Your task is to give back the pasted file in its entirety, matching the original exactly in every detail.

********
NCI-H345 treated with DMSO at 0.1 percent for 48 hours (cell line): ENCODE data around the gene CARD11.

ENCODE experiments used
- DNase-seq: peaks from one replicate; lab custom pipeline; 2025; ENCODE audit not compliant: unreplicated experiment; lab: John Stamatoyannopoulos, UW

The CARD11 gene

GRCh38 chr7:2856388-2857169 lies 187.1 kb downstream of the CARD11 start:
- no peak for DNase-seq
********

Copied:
NCI-H345 treated with DMSO at 0.1 percent for 48 hours (cell line): ENCODE data around the gene CARD11.

ENCODE experiments used
- DNase-seq: peaks from one replicate; lab custom pipeline; 2025; ENCODE audit not compliant: unreplicated experiment; lab: John Stamatoyannopoulos, UW

The CARD11 gene

GRCh38 chr7:2856388-2857169 lies 187.1 kb downstream of the CARD11 start:
- no peak for DNase-seq